I’m not habitually a complainer. My main focus for most of my life has been to be a planner, a caregiver, a problem solver. I was the person that others asked for help with legal issues in my professional life and that definitely affected my personal life as well.
Sure, there were always stressors and I had my coping mechanisms that usually included at least one venting session to certain people and then I was usually done. When I was pregnant and breastfeeding, there were certainly physical, mental and emotional struggles. And yet those are acceptable, even expected. I also didn’t talk much to anyone who wasn’t pregnant or breastfeeding about them.
And then I was diagnosed with stage iv metastatic breast cancer.
Overnight, people would say the weirdest things, react on a wide spectrum from ghosting to wildly inappropriate loud grief as if I was already dead, and I was/am not objective about any of it. Each of the statements made, regardless of how well meaning, just broke my heart into a tiny little pieces. You see, I was already struggling with the things that the person in front of me thought about or said at a much deeper and more visceral level. Comments, no matter how well meaning were just like fingernails on a chalkboard, walking on glass, and swallowing caster oil all at once.
There are all kinds of good lists about what not to say to people who have cancer but what about the things that might actually sound ok, but make the person living the nightmare feel dismissed/brushed aside?
Here’s my list of things that have actually been said to me that made me feel dismissed and have cost me relationships:
- ANY sentence that starts with “at least.” I am the QUEEN of silver linings. I can silver lining my way out of a paper bag. But you don’t get to tell me the silver linings of my experience, that’s my job. Also, the statement “at least breast cancer is the easy cancer” will earn you a sweaty sock or maybe something far worse. JUST. DON’T. SAY. IT.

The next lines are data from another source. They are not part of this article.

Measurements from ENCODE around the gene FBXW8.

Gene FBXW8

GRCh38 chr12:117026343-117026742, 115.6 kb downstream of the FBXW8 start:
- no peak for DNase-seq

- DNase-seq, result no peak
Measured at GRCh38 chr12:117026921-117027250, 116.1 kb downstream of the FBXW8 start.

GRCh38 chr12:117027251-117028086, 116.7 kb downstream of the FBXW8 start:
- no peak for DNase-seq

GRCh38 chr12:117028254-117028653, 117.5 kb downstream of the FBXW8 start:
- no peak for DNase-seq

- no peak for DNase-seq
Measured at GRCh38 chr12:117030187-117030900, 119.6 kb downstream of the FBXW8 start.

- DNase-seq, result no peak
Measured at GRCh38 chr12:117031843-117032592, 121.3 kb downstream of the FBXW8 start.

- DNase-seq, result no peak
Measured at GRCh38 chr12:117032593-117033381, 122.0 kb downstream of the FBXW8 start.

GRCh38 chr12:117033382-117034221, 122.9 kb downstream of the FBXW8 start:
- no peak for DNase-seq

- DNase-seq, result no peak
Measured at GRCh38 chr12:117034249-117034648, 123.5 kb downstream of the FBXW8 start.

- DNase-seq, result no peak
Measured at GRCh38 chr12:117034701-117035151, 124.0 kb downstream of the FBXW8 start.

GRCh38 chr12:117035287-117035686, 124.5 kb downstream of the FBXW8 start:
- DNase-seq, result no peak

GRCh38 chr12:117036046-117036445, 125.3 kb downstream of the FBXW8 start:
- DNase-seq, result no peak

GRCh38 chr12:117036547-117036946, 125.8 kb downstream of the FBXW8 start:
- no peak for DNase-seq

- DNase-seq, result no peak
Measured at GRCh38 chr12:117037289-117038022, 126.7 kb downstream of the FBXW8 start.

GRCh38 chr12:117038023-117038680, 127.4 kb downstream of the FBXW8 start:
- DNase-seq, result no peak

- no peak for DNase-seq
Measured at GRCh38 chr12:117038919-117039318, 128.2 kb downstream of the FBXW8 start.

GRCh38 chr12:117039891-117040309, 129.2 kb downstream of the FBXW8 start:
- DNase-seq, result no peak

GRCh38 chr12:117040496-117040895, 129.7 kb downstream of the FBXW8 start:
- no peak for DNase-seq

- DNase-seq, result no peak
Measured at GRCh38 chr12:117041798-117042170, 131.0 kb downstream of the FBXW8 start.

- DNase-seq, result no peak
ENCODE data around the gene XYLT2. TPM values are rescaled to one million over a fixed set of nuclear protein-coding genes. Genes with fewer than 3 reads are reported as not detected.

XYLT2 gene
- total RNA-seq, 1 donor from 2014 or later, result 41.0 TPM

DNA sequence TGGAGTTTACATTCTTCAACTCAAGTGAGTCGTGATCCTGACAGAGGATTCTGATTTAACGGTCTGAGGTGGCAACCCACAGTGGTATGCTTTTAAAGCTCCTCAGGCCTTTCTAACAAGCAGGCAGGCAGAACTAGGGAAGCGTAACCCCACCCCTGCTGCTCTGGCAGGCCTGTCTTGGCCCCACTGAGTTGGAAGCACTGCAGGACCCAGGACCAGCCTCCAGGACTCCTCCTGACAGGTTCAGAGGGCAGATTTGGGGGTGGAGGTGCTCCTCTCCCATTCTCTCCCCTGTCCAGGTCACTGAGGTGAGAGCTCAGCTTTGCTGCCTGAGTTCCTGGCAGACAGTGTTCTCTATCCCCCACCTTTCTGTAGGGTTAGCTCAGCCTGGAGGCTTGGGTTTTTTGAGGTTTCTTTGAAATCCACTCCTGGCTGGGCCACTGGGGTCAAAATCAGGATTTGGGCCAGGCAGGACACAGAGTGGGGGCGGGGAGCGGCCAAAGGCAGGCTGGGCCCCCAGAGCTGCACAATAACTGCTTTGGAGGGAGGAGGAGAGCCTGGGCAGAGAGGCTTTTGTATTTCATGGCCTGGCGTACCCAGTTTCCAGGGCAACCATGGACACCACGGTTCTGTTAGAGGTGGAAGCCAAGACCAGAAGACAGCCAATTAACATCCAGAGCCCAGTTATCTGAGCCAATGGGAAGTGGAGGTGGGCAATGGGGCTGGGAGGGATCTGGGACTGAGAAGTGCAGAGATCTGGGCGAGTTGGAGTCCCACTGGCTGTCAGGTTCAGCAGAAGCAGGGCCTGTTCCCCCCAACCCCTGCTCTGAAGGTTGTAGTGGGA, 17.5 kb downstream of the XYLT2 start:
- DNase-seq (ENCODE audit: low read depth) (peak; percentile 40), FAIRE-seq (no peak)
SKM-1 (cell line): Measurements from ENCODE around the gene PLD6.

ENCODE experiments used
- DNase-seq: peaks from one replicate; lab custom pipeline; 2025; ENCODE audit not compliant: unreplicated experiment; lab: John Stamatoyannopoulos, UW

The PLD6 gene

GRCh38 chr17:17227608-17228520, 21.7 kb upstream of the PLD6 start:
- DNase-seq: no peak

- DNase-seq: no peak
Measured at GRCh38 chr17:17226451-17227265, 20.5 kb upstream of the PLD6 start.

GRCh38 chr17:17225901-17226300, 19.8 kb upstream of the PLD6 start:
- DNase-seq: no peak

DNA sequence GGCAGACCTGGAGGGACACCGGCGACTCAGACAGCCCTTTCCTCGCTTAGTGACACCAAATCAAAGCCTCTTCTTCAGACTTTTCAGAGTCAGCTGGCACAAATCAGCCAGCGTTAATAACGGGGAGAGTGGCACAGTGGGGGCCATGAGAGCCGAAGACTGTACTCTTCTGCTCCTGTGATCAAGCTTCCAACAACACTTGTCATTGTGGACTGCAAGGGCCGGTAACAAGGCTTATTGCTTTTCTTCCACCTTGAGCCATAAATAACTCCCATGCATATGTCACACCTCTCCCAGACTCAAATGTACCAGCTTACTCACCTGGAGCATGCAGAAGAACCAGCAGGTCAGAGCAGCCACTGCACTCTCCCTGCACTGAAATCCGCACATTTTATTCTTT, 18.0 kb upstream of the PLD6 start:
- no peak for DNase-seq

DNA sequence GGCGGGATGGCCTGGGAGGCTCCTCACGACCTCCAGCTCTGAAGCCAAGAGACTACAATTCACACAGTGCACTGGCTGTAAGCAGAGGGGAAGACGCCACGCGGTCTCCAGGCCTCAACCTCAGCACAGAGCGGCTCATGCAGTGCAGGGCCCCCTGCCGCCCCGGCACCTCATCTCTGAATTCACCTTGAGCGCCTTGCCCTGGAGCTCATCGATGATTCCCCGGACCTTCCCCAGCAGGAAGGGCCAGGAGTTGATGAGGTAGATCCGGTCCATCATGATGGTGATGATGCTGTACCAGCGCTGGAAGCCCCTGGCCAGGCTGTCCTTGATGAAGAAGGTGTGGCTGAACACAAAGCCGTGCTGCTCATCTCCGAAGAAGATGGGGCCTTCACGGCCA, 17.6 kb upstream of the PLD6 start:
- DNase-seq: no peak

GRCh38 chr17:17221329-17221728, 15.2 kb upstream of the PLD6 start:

- Making assumptions rather than asking questions. Here’s an example that literally happened while I was typing this — my doctor’s office called to do the symptoms questionnaire before my telemedicine appointment. I’ve been going to this doctor for nearly five (5) years and she prescribes a plethora of medication to deal with my pain. And the first question from the medical assistant is, “you don’t have any pain anywhere, right?” Don’t make assumptions, don’t take short cuts, ask open ended questions. JUST ASK A QUESTION.
- Just think positive/focus on the present/live your best life. Because those of us who are living with MBC or another serious disease that kills our friends all the time, we post about dark and negative stuff. We, at times, are in the valley of the rollercoaster of emotions this diagnosis brings. When we talk about that valley, don’t tell us to think differently about it, just listen. We try to focus on what is good, we really do focus on doing what we can while we can, but if you aren’t in this community, ASK A QUESTION, respond with empathy, DON’T INSTRUCT.
- If someone with a serious illness begins to answer a “how are you” question with actual details, realize you are being given a priceless gift. So many people have tuned out, rolled their eyes, changed the subject, looked away when I’ve attempted to actually answer the question. Realize that if you don’t handle this gift well, it will likely go away. We learn pretty quickly who is safe and who isn’t, who actually wants to know and who could really care less. Sometimes these details just come out sideways when a lot is going on, but those intimate shares are more valuable that you will ever know. And once they are gone, they will never be there again and you have lost out.
- You are so strong/You are an inspiration/You’ve got this … or a hundred different permutations. I try to assume that the person saying these things means well and is trying to be a cheerleader; at the same time, these pithy comments aren’t helpful and discount the actual experience. The speaker is most likely thinking that they couldn’t handle what we deal with. And maybe that’s right, but literally no one knows how they will respond to a serious illness until it happens, until you have to handle it. And we literally have no choice.
- My grandma/uncle/friend/dog/relative/random internet stranger died of that or had a bad time with that or was cured by … NO, STOP. You can’t know all the details of a person’s cancer experience and should not act like you could speak to it. Just NO. ASK QUESTIONS.
- “You got confused about that time difference? You need to apologize for wasting my time.” Chemo brain is a thing, compassion fatigue is a thing. We all struggle. Understanding that no one’s time is more valuable that another’s is key; don’t be so arrogant that you think you are any better than anyone else.
- I don’t know what to say/do, so I say/do nothing. I get it, those of us going through something hard are often prickly and you don’t want to say the wrong thing. It’s never a bad idea to tell someone you are thinking of them, that you love them, that you are there for them. You don’t have to fix or speak specifics, just be there. To ignore or to avoid only hurts.
I’m sure there are other things that I could list, but those are the things that are top of mind for me right now. Bottom line? Don’t brush aside the feelings or the experiences of the people around you, especially those of us who are fighting so hard just to stay alive and present.